Antitrust 1 Prof. E. Fox Fall 2004 1 I. Introduction to Antitrust Law 4 a. General Background 4

Duty to License? – Two Competing Visions

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Duty to License? – Two Competing Visions

  • Image Technical Services v. Eastman Kodak (9th Cir. 1998)

  • Data General Rule

  • Δ may assert the sole use of IPR as a legitimate business justification for alleged exclusionary conduct and the jury may presume that this justification is legitimately pro-competitive

  • Presumption of legitimacy can be rebutted by evidence that a) the monopolist acquired the protection of the IPR laws in an unlawful manner or b) if it is used as pretext

  • CSU v. Xerox (Fed.Cir. 2001)

  • Declined to follow ITS

  • Patents – subjective motivation is immaterial; in the absence of illegal tying, fraud in the Patent and Trademark Office, or sham litigation, patent-holder may enforce statutory right to exclude others from use of patent free from liability under the antitrust laws

  • Burden is on the infringement Δ (antitrust π)!

  • Copyright – IPR granted in copyright cannot be used w/impunity to extend power in the marketplace beyond what Congress intended, but it is a presumptively valid business justification for any immediate harm to consumers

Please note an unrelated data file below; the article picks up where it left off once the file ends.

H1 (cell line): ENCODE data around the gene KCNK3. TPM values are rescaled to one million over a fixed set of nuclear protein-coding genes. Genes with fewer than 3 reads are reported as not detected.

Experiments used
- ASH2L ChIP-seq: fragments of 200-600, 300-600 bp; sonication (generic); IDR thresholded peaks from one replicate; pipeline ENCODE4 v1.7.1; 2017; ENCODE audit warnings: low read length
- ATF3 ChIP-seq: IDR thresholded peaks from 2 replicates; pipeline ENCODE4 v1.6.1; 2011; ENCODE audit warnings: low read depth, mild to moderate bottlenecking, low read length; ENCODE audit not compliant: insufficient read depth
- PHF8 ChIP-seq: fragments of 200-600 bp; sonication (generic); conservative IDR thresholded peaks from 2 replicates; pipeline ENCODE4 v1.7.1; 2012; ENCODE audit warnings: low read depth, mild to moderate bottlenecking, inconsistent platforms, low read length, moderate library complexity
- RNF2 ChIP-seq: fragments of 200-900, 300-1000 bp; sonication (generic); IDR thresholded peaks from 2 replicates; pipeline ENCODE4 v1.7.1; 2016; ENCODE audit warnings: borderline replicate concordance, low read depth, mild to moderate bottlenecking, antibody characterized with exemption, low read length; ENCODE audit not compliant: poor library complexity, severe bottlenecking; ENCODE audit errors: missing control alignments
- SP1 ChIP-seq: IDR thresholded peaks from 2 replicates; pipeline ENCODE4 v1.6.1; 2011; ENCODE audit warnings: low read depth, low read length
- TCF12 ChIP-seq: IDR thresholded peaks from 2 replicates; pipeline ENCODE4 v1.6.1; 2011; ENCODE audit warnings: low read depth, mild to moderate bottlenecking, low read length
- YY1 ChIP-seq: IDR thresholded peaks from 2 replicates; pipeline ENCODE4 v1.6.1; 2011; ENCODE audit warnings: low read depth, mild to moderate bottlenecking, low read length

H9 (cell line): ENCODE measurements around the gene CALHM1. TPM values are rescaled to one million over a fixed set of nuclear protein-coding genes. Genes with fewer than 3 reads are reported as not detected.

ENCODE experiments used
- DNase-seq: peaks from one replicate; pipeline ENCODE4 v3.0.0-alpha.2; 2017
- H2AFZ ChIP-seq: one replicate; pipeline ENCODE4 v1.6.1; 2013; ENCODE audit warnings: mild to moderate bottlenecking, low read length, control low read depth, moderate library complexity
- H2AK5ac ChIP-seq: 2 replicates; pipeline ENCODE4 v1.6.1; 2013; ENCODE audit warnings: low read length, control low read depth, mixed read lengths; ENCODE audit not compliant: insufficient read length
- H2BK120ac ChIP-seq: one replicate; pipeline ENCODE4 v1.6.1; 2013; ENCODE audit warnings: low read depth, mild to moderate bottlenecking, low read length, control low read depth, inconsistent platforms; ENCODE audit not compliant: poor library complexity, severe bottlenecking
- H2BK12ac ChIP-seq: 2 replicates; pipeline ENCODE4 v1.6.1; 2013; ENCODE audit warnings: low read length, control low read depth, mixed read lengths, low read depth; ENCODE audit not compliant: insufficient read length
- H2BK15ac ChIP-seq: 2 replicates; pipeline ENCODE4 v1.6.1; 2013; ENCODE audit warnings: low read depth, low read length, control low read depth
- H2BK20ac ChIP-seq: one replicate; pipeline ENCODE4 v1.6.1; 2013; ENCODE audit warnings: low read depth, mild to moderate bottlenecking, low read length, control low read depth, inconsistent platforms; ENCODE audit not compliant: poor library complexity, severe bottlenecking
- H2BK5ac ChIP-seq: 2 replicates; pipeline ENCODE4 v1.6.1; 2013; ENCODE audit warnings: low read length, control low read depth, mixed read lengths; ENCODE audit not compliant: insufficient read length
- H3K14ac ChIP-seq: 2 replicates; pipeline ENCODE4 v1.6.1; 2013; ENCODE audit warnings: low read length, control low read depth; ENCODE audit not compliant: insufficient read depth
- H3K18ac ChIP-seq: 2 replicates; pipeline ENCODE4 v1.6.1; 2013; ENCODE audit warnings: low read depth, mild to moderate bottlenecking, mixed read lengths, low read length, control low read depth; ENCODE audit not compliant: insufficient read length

• Burden is firmly on antitrust π

  • Considerations – What is the scope of IPR?

  • Is the IPR an extension of monopoly power to ancillary markets or is it limited to the primary market for which the product is patented or copyrighted?

  • Is there a sliding scale in which the application of antitrust becomes more relevant as the market becomes more ancillary to the purpose of the IPR

  • Should there be separate approached to patent (process) and copyright (subject)

  • International problems:

  • South African Competition Law declares that a firm abuses it dominant position when it refuses to supply scarce goods to a competitor when economically feasible, unless the firm can show technological, efficiency or other pro-competitive gains which outweigh the anticompetitive effect of its conduct

  • EU – Magill (1995): duty to license; circumvent IPR b/c of consumer demand for such action

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